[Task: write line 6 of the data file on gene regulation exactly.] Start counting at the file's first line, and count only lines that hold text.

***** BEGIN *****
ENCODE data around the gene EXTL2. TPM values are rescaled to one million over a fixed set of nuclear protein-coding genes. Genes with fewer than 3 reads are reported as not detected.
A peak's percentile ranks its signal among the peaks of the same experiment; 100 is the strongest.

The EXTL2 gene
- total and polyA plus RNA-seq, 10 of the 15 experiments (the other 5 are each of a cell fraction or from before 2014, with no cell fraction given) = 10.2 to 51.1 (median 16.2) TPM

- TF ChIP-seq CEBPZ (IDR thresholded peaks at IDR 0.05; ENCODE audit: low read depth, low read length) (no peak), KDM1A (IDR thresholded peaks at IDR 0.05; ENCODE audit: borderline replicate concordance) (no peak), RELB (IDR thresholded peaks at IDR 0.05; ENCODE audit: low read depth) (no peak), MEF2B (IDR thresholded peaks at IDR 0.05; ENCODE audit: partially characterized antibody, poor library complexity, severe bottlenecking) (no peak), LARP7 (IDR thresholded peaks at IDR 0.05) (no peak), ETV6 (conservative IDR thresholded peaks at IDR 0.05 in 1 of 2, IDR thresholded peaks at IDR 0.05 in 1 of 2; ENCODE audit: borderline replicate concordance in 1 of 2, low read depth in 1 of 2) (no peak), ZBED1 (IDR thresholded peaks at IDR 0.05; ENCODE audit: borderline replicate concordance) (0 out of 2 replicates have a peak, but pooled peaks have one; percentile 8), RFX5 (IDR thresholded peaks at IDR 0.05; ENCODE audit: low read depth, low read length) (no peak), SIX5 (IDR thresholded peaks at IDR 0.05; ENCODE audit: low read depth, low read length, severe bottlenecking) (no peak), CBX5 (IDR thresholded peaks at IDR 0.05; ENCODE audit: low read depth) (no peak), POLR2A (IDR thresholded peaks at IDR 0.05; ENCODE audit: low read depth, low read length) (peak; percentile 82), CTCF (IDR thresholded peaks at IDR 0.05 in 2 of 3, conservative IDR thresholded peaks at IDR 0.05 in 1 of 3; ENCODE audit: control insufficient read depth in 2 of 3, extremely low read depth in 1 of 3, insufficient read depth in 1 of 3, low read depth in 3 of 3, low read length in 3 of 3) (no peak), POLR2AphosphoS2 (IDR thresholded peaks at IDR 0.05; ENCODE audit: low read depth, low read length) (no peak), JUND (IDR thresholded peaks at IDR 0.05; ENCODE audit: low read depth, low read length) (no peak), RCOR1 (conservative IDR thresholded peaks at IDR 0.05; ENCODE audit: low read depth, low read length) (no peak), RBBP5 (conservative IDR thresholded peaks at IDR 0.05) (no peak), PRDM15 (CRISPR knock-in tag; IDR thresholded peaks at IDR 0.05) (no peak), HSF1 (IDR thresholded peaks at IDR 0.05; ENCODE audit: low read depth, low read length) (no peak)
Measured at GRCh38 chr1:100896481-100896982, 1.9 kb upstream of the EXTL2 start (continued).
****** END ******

Measured at GRCh38 chr1:100896481-100896982, 1.9 kb upstream of the EXTL2 start (continued).